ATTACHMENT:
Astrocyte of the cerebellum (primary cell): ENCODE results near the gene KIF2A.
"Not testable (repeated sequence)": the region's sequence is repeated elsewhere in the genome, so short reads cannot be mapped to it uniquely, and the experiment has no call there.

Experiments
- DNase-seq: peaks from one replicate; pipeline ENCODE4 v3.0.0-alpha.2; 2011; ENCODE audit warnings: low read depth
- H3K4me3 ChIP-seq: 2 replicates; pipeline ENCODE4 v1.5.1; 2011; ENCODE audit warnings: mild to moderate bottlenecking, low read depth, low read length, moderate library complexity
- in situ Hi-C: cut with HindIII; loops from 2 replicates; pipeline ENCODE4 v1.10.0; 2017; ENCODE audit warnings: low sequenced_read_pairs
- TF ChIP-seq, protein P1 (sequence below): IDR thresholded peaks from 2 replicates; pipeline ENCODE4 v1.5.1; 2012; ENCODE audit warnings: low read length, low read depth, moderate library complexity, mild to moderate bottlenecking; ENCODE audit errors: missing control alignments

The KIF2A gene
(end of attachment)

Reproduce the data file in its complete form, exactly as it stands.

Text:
Astrocyte of the cerebellum (primary cell): ENCODE results near the gene KIF2A.
"Not testable (repeated sequence)": the region's sequence is repeated elsewhere in the genome, so short reads cannot be mapped to it uniquely, and the experiment has no call there.

Experiments
- DNase-seq: peaks from one replicate; pipeline ENCODE4 v3.0.0-alpha.2; 2011; ENCODE audit warnings: low read depth
- H3K4me3 ChIP-seq: 2 replicates; pipeline ENCODE4 v1.5.1; 2011; ENCODE audit warnings: mild to moderate bottlenecking, low read depth, low read length, moderate library complexity
- in situ Hi-C: cut with HindIII; loops from 2 replicates; pipeline ENCODE4 v1.10.0; 2017; ENCODE audit warnings: low sequenced_read_pairs
- TF ChIP-seq, protein P1 (sequence below): IDR thresholded peaks from 2 replicates; pipeline ENCODE4 v1.5.1; 2012; ENCODE audit warnings: low read length, low read depth, moderate library complexity, mild to moderate bottlenecking; ENCODE audit errors: missing control alignments

The KIF2A gene